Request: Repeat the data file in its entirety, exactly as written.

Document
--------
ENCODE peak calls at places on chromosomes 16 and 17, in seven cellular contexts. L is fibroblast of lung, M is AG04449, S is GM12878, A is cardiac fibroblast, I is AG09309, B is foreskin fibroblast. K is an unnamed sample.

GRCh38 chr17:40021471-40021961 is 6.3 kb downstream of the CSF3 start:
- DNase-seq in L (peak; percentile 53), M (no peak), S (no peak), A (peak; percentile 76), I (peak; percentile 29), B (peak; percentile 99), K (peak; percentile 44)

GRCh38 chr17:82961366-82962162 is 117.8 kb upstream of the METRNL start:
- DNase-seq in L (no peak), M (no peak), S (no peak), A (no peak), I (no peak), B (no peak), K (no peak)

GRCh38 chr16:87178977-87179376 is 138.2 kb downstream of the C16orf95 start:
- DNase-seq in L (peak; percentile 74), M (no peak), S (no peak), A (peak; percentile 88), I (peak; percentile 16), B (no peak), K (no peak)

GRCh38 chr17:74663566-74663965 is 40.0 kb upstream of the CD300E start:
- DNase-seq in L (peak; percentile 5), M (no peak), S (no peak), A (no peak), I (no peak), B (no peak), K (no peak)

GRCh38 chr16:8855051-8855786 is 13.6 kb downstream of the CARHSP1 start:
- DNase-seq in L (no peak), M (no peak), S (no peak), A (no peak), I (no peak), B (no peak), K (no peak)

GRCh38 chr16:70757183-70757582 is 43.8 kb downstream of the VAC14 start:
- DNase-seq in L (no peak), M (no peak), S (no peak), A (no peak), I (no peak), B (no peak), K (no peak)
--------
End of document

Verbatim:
ENCODE peak calls at places on chromosomes 16 and 17, in seven cellular contexts. L is fibroblast of lung, M is AG04449, S is GM12878, A is cardiac fibroblast, I is AG09309, B is foreskin fibroblast. K is an unnamed sample.

GRCh38 chr17:40021471-40021961 is 6.3 kb downstream of the CSF3 start:
- DNase-seq in L (peak; percentile 53), M (no peak), S (no peak), A (peak; percentile 76), I (peak; percentile 29), B (peak; percentile 99), K (peak; percentile 44)

GRCh38 chr17:82961366-82962162 is 117.8 kb upstream of the METRNL start:
- DNase-seq in L (no peak), M (no peak), S (no peak), A (no peak), I (no peak), B (no peak), K (no peak)

GRCh38 chr16:87178977-87179376 is 138.2 kb downstream of the C16orf95 start:
- DNase-seq in L (peak; percentile 74), M (no peak), S (no peak), A (peak; percentile 88), I (peak; percentile 16), B (no peak), K (no peak)

GRCh38 chr17:74663566-74663965 is 40.0 kb upstream of the CD300E start:
- DNase-seq in L (peak; percentile 5), M (no peak), S (no peak), A (no peak), I (no peak), B (no peak), K (no peak)

GRCh38 chr16:8855051-8855786 is 13.6 kb downstream of the CARHSP1 start:
- DNase-seq in L (no peak), M (no peak), S (no peak), A (no peak), I (no peak), B (no peak), K (no peak)

GRCh38 chr16:70757183-70757582 is 43.8 kb downstream of the VAC14 start:
- DNase-seq in L (no peak), M (no peak), S (no peak), A (no peak), I (no peak), B (no peak), K (no peak)